after buying a couple videos of yours (neck rein&how to) im re assesing were my 10yo mare is…she will fex lateraly but when i ask for verticle flexion by just applying and holding even pressure all she does is back up….and if i seesaw it she just raises her head and backs up fast!…and wont move her shoulders of my rein….soo im planning to order another of ur videos or two(supple&collection) ….And possibly the german martingale…does the GM come with the reins the nylon ropes and the chest piece…..any advise on stoping her from backing up when i ask for verticle fexion would be apreciated too :) she backs up like a champ though….

    thanks
    Mac

  4. Laurie says

    I’ve read a lot of your advice this evening. Spent some time last weekend checking my horse up. He wasn’t real happy about that on day one. Day two was better. Third day he gave it up immediately so we went for a trail ride. Should I continue by using the German, or get a bosal? Oh, thanks for advice about running mgale. I’ve got a new one to return so I can pick up one or the other of your suggestions.
    ,

  5. Cody Larsen says

    Larry I just recently started using the german martingale and have a question. The nylon cord keeps going under my rein in the o ring snaffle. I watch your videos and it looks like you keep the cord on top of your rein. Looks like you attach your reins with a snap maybe? Does it matter if the cord falls over the rein and goes below the rein?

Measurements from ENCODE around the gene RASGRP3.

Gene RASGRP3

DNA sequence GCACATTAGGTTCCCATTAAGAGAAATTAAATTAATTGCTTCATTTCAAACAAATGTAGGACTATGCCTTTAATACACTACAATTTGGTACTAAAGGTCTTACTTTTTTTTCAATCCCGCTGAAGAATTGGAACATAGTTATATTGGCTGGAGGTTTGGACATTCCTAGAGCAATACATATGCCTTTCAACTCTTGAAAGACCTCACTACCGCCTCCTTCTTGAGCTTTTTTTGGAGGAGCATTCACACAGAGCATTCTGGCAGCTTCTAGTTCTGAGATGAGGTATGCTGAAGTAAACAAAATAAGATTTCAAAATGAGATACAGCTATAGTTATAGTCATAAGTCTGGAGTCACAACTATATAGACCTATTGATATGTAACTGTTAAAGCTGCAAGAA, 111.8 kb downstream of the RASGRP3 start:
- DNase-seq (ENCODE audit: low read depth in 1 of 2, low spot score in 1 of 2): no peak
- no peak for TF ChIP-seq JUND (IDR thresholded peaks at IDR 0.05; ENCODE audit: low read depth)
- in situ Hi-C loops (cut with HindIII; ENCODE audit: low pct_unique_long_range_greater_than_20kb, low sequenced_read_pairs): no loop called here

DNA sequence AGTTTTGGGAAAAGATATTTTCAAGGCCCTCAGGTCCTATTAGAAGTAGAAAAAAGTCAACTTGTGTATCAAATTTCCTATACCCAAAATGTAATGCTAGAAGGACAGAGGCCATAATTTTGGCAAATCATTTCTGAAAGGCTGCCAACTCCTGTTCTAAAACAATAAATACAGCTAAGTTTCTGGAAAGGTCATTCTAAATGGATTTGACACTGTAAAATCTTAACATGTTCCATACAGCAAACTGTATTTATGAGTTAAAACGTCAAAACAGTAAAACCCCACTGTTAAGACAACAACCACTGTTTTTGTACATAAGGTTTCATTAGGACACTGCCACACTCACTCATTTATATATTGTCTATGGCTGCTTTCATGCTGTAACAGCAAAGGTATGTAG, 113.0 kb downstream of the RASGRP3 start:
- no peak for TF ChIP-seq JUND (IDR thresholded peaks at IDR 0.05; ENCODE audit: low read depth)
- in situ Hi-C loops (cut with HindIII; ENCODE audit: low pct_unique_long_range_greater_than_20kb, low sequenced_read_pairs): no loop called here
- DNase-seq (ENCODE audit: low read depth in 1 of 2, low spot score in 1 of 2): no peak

6. Katelinn says

    I borrowed a German martingale from a friend after watching your videos on how to use it and used it on my then 5yr old paint mare and worked her in it for a few months, now 2yrs later she still gives perfectly to the bit and automatically sets her self up every time I ride, she even know the difference in carriage needed between English hunter and western pleasure with the same bit for both. I don’t like using training aids but I’d definitely use it again on any of horse. I watch people use draw reins all the time and there horses just never seem to get it, not like I’ve seen with the German martingale.

  7. Ashley says

    Hi larry I have a 3 yr old i have been using a ring snaffle bit with him and he seems to want to take the bit away from me every time when i start to lope him do i need to switch to a different bit?

  8. Cathy Greenfield says

    Hey Larry,
    Question about the German Martingale. When using the German Martingale do you also use it in combination with an o-ring snaffle or could another bit be used with the martingale?
    Thanks!
    Cathy in Michigan

  9. Alexandra says

    Hi Larry, I have a ten year old standardbred mare. She has been a pleasure/trail riding horse for the last seven years of her life. She is uneducated, and being a self taught-intermediate rider I am unable to educate her myself as to hold her head correctly. She is DETERMINED to stick her nose out, she doesn’t toss her head or lift her head ridiculously, but she has no carrige! I’ve tried the dutch gags, I’ve tried the pelhams, she justs throws her head up and refuses to give to the pressure at the poll! After doing some research, I purchased the German Martingale (yet to try). Do you have any tips as to encorage her to flex at the poll? Can I use the martingale indefinetly or as long as needed? Regards, Alexandra